should the federal government reform Medicare before it becomes unaffordable?
Answering your questions are Karen Davis, president of the Commonwealth
Fund; Robert Reischauer, a senior fellow at the Brookings Institution;
and Stuart Butler, vice president for domestic and economic policy studies
at the Heritage Foundation.
Adams of Neosho, MO asks:
What about prescription drug coverage in Medicare Reform?
Butler of the Heritage Foundation responds:
Under the Breaux proposal, private plans would be encouraged to include outpatient drug coverage (as many Medicare managed care plans do today) and the government would pay most of the premium needed to pay for that benefit. So far, Breaux has not figured out how best to add a drug benefit to the traditional fee-for-service Medicare program, chiefly because the cost would be so large.
Davis of the Commonwealth Fund responds:
· Prescription drugs are not included in the Chairman's proposal. Prescription drugs are an important expense to Medicare beneficiaries with serious chronic conditions. The Kaiser/Commonwealth survey of Medicare beneficiaries (Commonwealth Fund, December 1998) found that 11 percent of Medicare beneficiaries spend more than $100 per month on prescription drugs.
· Medi-Gap plans covering prescription drugs (Plans H, I, J) are often unavailable to seniors with pre-existing conditions; those disabled under age 65 covered by Medicare are not guaranteed an ability to buy Medi-Gap coverage; even when coverage is available, premiums for Medi-Gap coverage with prescription drug benefits are beyond the reach of many Medicare beneficiaries with modest incomes
· Better benefits including prescription drugs are a major reason Medicare beneficiaries enroll in managed care; adding prescription drugs to traditional Medicare would "level the playing field" and make choices a function of quality of care, not just to assure financial protection against major prescription drug expenses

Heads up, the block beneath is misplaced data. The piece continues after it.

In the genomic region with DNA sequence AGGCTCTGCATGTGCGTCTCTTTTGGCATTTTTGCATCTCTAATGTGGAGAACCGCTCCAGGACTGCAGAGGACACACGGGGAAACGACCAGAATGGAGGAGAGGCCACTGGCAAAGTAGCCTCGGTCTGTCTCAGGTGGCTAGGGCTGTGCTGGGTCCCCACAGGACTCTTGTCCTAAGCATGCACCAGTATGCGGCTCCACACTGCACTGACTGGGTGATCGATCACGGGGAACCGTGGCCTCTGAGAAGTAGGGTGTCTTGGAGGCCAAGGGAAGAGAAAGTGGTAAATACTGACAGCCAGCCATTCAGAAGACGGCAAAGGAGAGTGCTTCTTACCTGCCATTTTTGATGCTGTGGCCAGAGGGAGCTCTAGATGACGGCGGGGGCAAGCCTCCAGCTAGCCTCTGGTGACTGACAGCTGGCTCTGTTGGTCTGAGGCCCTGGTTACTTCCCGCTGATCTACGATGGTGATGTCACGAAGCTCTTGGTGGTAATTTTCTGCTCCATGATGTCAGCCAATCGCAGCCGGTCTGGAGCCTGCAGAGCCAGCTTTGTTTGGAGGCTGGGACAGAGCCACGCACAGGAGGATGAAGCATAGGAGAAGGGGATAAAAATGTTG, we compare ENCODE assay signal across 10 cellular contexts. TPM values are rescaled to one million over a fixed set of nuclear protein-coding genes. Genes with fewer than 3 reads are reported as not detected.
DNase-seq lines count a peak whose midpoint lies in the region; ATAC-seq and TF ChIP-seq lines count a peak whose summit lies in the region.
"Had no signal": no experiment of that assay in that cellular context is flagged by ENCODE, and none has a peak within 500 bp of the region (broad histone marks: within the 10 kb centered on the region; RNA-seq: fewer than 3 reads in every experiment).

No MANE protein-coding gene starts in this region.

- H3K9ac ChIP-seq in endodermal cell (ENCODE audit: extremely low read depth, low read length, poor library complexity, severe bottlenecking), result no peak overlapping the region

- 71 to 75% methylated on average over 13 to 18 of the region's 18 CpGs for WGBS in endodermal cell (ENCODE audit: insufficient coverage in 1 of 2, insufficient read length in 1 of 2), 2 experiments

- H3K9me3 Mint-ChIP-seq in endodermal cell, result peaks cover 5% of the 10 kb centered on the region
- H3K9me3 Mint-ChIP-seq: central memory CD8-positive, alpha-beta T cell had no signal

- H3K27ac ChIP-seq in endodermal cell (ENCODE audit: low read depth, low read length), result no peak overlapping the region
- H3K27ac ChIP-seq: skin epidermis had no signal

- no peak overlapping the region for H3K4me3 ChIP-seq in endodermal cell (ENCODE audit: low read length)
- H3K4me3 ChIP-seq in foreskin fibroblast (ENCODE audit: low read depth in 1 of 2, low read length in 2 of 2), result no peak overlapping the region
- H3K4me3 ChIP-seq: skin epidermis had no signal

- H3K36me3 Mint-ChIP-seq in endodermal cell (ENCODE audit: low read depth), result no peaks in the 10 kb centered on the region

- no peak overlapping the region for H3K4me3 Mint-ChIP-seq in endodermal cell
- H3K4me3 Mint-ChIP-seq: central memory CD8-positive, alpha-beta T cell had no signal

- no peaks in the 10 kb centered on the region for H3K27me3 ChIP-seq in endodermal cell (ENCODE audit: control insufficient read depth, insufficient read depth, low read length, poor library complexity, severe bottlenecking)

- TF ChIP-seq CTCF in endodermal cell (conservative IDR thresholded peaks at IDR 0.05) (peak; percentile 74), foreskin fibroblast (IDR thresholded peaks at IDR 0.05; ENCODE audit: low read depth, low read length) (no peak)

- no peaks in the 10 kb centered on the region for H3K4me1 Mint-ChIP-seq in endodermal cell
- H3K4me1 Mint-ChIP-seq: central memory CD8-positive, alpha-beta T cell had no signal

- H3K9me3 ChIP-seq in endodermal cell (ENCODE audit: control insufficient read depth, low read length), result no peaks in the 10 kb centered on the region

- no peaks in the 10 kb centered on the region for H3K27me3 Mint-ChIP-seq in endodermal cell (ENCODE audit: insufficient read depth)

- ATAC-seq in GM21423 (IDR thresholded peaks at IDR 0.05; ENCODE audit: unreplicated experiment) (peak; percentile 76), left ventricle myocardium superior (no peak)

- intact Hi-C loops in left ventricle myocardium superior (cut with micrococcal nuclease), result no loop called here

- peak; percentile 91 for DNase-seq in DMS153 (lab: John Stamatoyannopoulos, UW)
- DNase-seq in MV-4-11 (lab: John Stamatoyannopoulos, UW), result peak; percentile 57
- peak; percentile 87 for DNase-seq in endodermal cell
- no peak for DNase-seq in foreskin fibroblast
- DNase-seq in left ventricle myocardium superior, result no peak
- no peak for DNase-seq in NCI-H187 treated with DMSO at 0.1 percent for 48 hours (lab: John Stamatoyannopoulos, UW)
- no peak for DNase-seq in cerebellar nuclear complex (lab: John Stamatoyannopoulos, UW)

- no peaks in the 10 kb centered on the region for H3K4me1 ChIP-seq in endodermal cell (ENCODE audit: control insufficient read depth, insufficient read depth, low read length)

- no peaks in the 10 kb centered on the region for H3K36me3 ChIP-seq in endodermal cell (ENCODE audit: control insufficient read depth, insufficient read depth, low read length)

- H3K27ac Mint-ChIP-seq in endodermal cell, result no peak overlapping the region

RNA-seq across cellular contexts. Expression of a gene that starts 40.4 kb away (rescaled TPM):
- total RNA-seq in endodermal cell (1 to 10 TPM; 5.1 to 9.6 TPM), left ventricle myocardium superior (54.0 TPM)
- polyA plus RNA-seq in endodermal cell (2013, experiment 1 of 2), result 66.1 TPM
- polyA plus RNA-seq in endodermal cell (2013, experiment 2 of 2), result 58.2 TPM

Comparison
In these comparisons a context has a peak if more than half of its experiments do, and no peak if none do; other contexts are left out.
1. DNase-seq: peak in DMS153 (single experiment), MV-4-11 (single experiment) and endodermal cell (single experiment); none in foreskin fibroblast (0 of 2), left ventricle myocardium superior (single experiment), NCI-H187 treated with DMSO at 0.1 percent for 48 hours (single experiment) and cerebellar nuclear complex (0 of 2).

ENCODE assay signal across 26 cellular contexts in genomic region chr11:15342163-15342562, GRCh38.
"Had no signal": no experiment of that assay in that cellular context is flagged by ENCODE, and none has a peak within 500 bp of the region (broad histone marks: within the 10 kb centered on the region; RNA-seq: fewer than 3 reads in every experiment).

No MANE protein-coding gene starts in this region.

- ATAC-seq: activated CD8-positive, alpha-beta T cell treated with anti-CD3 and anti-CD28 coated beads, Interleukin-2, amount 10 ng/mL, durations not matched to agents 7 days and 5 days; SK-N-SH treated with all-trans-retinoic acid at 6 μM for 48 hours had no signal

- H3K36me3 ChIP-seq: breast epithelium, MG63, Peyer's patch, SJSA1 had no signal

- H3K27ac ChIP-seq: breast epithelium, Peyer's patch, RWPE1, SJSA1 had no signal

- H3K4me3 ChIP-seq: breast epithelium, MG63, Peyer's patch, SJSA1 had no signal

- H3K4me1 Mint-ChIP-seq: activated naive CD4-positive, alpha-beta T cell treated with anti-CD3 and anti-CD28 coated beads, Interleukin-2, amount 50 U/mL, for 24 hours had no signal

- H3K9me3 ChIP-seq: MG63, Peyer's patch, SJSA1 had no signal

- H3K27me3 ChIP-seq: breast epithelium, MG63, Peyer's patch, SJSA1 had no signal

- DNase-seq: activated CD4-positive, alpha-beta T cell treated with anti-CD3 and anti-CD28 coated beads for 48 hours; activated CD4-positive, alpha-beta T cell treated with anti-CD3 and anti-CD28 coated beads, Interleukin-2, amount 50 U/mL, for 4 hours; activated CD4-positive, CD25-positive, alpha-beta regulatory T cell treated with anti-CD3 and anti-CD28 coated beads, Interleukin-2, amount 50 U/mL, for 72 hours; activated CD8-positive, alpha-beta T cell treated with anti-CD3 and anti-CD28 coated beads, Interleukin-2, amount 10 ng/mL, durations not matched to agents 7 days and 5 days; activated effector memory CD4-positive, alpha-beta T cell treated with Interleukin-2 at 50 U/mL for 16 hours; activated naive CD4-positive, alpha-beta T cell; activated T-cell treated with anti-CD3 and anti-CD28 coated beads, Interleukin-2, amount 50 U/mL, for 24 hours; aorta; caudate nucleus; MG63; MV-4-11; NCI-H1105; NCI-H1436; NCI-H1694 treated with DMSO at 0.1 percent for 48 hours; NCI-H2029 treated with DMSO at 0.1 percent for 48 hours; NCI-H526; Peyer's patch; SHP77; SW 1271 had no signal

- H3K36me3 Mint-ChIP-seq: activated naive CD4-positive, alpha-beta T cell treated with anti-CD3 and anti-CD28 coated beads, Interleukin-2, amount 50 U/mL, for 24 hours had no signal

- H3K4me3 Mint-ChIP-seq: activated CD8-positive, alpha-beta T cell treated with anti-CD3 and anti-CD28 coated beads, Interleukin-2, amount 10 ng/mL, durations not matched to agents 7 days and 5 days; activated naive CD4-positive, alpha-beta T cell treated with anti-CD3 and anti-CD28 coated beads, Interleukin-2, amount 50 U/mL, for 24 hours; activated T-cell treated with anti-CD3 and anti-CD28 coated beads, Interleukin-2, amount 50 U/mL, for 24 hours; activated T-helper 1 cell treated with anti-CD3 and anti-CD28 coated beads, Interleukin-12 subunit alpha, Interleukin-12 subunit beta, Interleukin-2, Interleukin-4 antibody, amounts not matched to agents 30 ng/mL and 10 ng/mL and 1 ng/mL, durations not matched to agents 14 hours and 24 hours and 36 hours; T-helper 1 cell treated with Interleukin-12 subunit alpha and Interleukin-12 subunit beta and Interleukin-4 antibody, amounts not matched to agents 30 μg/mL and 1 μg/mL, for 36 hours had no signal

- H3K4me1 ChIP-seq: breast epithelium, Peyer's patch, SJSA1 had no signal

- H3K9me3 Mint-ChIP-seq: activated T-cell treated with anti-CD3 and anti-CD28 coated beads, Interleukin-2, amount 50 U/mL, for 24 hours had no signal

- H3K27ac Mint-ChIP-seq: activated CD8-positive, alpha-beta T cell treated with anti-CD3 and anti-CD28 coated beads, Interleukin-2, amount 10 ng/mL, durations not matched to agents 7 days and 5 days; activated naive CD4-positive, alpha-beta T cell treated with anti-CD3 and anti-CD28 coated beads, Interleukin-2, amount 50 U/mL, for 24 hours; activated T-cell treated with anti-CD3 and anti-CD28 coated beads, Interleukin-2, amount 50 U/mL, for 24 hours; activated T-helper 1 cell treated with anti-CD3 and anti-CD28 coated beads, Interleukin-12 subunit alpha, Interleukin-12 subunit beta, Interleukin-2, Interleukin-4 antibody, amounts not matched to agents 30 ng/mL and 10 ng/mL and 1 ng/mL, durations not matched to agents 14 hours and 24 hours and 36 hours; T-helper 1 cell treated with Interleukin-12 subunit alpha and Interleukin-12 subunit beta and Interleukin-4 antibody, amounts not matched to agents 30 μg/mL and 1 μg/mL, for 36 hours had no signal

Reischauer of the Brookings Institution responds:
Out-patient prescription drugs are not covered under Medicare although many Medicare+Choice plans provide some limited coverage. Any reform of Medicare should expand the Medicare benefit package to include prescription drugs. Today, out-patient prescription drug therapies are every bit as important to medical treatment as X-rays, diagnostic tests, and surgery. Many drugs stabilize conditions that, if left untreated, can lead to expensive hospital stays or significant suffering. Lacking drug coverage, some elderly do not follow the treatment regimens called for by their physicians because they can not afford the medication.
Prescription drug coverage can not be "voluntary" as it would be under the initial Breaux proposal. All Medicare participants must be covered to make the cost of coverage affordable. Participants should not balk at paying higher premiums for such drug coverage because the added premiums will reduce their out-of-pocket expenditures for drugs and the premiums that they or their former employers pay for supplementary policies.